Notice: Due to vacations in the Information Security Office, this will be the last update to this blog until July 14th.
This article is reporting that a Russian group of hackers is targeting energy companies in the U.S. and Europe and could be capable of disrupting power according to researchers. From the article:
The hackers, also called “Dragonfly,” appear to have the resources, size and organization that suggest government involvement, security company Symantec Corp. (SYMC) said in a blog post yesterday. The attackers are targeting grid operators, petroleum pipeline operators, electricity generation firms and other “strategically important” energy companies, it said.
Those group’s activities highlight the increasing reach of cyberattacks as ever-larger parts of the economy become connected and controlled via the Web. They may also be symptomatic of governments using hacking to support political strategies. More than half of the infections found were in the U.S. and Spain, Symantec said, while Serbia, Greece, Romania, Poland, Turkey, Germany, Italy and France were also targeted.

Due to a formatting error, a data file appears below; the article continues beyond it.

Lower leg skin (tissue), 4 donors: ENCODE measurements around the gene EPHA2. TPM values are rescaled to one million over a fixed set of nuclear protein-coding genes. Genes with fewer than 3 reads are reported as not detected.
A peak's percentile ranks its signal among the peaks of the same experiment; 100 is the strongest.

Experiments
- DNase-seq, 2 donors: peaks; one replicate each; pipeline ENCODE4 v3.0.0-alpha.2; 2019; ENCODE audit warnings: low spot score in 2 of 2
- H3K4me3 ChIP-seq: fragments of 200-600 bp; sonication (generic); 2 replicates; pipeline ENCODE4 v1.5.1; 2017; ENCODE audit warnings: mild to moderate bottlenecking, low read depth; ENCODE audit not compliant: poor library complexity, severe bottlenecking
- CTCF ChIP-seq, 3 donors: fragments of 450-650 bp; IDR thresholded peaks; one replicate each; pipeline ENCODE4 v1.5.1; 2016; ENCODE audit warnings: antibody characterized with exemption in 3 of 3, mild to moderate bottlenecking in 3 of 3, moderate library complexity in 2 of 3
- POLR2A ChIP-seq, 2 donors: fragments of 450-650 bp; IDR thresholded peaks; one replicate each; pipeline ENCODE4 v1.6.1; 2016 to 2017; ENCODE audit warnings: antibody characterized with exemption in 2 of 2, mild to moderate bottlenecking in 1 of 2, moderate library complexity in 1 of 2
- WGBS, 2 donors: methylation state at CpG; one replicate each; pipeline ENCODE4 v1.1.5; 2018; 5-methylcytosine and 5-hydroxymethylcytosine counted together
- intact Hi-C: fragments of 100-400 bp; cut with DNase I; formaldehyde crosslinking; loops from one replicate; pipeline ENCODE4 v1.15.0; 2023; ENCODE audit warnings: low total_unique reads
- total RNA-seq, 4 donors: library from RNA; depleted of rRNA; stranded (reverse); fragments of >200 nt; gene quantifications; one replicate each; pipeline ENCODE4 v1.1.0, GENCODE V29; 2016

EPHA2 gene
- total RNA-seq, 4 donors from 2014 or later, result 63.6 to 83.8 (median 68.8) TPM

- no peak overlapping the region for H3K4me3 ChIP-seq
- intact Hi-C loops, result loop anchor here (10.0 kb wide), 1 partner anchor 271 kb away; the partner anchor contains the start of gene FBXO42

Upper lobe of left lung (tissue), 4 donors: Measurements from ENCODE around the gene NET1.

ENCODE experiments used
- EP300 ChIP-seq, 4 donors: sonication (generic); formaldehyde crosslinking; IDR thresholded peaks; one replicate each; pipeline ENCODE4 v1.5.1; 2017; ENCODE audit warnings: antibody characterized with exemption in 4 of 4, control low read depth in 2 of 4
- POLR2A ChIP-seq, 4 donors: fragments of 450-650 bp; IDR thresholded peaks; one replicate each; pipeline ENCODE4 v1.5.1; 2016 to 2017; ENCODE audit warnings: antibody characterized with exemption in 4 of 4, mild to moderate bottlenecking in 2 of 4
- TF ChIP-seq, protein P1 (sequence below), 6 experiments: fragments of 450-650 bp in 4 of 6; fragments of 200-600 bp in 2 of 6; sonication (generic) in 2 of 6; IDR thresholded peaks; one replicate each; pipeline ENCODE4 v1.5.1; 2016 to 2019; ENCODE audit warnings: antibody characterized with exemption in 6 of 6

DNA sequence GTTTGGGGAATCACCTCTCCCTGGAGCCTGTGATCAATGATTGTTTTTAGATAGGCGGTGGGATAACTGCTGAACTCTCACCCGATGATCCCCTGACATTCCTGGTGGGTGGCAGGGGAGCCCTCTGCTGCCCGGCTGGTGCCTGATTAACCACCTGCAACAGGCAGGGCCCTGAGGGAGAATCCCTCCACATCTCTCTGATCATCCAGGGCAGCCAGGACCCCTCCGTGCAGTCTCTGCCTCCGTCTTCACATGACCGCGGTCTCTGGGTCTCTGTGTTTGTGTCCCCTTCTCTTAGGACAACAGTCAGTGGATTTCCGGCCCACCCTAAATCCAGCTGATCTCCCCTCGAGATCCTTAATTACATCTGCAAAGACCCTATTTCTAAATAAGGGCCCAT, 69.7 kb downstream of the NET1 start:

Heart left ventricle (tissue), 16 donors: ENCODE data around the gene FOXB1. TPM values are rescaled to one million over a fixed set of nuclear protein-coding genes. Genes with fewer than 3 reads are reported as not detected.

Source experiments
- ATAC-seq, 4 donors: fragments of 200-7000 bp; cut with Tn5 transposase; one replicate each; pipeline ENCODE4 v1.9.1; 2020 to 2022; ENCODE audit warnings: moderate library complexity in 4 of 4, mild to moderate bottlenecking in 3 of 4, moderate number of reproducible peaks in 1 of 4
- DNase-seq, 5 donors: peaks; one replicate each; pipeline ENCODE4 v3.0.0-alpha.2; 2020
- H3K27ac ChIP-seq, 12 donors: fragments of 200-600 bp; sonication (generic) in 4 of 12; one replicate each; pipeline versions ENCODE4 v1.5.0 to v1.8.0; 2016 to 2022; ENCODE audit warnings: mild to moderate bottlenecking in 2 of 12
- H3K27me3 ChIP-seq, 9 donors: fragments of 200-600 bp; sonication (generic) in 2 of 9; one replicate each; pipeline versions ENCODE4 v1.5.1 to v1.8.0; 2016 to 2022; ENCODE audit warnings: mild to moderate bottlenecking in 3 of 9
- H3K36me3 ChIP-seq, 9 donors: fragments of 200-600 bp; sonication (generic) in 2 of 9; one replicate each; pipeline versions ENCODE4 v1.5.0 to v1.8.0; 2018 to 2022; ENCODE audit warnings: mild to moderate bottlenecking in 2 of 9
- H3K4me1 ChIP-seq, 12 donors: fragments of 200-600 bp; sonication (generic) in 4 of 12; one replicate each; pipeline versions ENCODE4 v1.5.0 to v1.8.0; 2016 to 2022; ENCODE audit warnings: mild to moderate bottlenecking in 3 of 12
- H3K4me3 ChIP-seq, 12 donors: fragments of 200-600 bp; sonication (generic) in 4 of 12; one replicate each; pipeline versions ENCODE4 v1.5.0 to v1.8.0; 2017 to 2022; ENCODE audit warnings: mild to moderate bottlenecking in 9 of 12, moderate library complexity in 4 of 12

This article discusses yet another ransomware variant dubbed Cryptowall seen in the wild. For the initiated, ransomware is malware that encrypts the data on your hard drive and forces you to pay a ransom in order to receive the decryption key. The article discusses how Cryptowall is propagated as well as steps to take to prevent such an infection.
According to this post, Apple recently plugged a total of 60 unique vulnerabilities across iOS, OS X, Safari, and Apple TV. From the post:
iOS 7.1.2 fixes 44 vulnerabilities in the previous version. These include two lock screen bugs and two which could allow bypass of Find My iPhone and Activation Lock, the new anti-theft measures. The new version also adds encryption of attachments in the Mail app, a problem first reported two months ago. The usual long list of WebKit bugs is fixed and the list of trusted root certificates was updated.